As we discuss open source policy with a number of government officials, a remarkable pattern is emerging. Misunderstanding about open source persists. Often we found the need to pare back to basics. Simply put open source software is software that confers on users the ability to run, distribute, study and modify for any purpose. It is a collaborative software development method that harnesses the power of peer review. It also allows transparency of process to develop code that is freely accessible. The process draws on thousands of developers and customers all over the world to drive innovation. However, open source is about more than free software; it is also about the community that is crucial to its growth. Without shared knowledge and collaboration, projects will not keep moving. People who use open source can participate and contribute in many ways, including writing code, writing documentation, debugging and most importantly educating others. The ‘spirit’ of open source seems to be lost in many of the policy discussions at the moment.
Many initiatives, proportionately little traction
Open source in government has many supporters, and a staggering number of initiatives, including in Europe alone:
- EU DIGIT’s Strategy for internal use of OSS at the EC which outlines “The Commission will continue to adopt formally (through the Product Management procedure) the use of OSS technologies and products where a clear benefit can be expected. The Commission will consider OSS solutions alongside proprietary ones in IT procurements. Contracts will be awarded on a “value for money” basis.”
- Joinup which boasts over 10,000 members and almost 100 distinct communities
- Open Forum Europe which includes vendors in its membership
Despite these efforts, we estimate that less than 3% of all government workload today runs on open source software. Given the sustained onslaught on public sector budgets and the general climate of austerity, we expected to see a faster shift away from expensive licensing arrangements. So what’s the hold-up?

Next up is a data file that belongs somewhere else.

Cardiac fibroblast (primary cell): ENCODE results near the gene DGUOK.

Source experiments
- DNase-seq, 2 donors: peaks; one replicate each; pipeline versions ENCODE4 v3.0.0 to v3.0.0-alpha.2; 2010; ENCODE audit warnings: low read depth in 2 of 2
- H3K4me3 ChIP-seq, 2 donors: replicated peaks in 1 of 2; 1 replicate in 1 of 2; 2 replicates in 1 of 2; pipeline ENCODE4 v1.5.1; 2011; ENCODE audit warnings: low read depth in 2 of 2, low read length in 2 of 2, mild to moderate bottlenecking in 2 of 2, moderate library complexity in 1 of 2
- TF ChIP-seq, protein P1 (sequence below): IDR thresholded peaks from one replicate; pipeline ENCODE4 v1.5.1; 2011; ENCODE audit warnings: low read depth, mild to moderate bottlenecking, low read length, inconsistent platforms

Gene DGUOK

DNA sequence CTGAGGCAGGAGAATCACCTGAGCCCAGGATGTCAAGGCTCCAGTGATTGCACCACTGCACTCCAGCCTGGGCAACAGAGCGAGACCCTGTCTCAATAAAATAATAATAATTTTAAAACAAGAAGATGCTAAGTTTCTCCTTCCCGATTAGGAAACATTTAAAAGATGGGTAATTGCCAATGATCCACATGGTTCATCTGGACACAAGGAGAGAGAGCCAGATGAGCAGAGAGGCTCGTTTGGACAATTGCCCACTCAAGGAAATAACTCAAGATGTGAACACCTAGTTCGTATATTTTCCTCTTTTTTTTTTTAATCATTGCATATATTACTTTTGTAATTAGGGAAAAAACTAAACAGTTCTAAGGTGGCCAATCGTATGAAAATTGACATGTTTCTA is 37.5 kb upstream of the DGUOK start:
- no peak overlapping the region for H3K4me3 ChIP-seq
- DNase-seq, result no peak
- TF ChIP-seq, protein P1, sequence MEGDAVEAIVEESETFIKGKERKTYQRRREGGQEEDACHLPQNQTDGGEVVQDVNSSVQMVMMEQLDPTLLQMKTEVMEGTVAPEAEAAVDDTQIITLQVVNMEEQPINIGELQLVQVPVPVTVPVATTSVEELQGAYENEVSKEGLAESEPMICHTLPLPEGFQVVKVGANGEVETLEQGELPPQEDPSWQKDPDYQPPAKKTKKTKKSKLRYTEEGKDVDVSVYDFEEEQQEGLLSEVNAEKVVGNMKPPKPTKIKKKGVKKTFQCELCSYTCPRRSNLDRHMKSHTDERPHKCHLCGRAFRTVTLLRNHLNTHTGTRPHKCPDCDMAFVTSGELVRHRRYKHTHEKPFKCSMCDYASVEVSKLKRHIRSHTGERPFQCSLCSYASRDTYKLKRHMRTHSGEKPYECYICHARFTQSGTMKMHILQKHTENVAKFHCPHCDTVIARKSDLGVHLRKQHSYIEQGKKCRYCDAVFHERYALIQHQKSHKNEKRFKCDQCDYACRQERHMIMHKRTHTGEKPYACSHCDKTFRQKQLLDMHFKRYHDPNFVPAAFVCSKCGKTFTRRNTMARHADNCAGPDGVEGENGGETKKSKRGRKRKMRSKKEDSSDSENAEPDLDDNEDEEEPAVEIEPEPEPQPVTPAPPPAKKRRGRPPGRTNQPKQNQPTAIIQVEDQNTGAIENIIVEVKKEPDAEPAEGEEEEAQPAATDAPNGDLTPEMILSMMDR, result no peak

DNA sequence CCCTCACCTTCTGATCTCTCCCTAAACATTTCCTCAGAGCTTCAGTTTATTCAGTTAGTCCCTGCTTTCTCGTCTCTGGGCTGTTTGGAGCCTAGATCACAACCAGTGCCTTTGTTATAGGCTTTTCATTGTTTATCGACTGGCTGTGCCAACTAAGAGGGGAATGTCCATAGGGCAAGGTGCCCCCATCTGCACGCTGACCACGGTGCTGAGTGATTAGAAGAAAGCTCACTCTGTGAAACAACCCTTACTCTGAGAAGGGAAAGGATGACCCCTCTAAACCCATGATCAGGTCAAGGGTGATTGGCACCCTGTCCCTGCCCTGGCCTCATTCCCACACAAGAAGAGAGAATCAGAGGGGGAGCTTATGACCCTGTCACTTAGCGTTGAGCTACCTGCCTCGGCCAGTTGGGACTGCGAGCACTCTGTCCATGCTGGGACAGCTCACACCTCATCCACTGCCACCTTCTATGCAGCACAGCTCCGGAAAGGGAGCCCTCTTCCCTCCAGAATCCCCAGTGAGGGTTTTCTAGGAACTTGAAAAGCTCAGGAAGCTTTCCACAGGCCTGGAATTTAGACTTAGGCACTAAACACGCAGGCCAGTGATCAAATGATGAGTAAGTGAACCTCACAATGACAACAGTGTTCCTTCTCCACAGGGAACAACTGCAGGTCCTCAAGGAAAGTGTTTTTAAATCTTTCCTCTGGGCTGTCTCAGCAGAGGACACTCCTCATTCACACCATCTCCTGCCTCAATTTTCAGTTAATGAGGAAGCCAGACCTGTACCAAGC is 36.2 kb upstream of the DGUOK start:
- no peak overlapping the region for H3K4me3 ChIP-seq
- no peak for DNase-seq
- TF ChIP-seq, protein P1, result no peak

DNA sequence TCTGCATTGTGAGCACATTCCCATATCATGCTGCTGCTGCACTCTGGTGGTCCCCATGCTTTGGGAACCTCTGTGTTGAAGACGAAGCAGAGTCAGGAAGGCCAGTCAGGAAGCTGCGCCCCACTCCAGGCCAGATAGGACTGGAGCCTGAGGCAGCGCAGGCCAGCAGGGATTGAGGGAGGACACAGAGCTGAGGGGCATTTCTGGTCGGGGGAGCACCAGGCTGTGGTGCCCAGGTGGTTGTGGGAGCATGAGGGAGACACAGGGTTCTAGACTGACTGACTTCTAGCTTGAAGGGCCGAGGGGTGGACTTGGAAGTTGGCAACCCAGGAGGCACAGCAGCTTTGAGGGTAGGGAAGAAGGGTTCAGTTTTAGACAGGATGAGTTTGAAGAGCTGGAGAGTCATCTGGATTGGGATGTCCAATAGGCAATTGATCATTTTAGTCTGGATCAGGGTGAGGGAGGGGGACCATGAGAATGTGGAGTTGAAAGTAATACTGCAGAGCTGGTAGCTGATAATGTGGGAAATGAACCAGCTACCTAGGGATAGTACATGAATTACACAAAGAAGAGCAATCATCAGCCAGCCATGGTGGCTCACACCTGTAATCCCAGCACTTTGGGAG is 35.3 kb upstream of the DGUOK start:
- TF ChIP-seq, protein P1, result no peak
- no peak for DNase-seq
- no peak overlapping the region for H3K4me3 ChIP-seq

The underlying cultural deficit
Over the past six years, our team members have worked on a number projects with open source services players. These have spanned the spectrum from the very large such as Red Hat to the local specialists such as Sirius and Linagora, as well as open source teams within traditional IT vendors such as IBM and Microsoft. What these teams all have in common is the ability to take a problem and find the best fix. However, this requires that the problem is clearly defined and that the owners of the problem are empowered to apply the fix, without compromise or posturing.
In the cultural environment of large enterprises or the public sector, very often problems are scoped by committees made up of stakeholders who may have conflicting requirements. Add to that the pre-defined role of advisers such as procurement specialists and legal counsel, and the essence of the solution is lost in a sea of apparent non-compliance driven by past IT practices. For any open source solution to be given a fair chance, the ‘problem owner’ needs to step up to the plate and drive the solution process.
Momentum from a more open generation
The wind is in favour of all things open, though. Open data experiences are changing the minds of even the most cynical statesmen. Digital natives are asserting themselves in the workplace, in government offices and as citizens served by public services. Their approach works better with community developed solutions that iterate fast – something proprietary software models cannot sustain. So despite past challenges, we believe the future for open source in government is bright.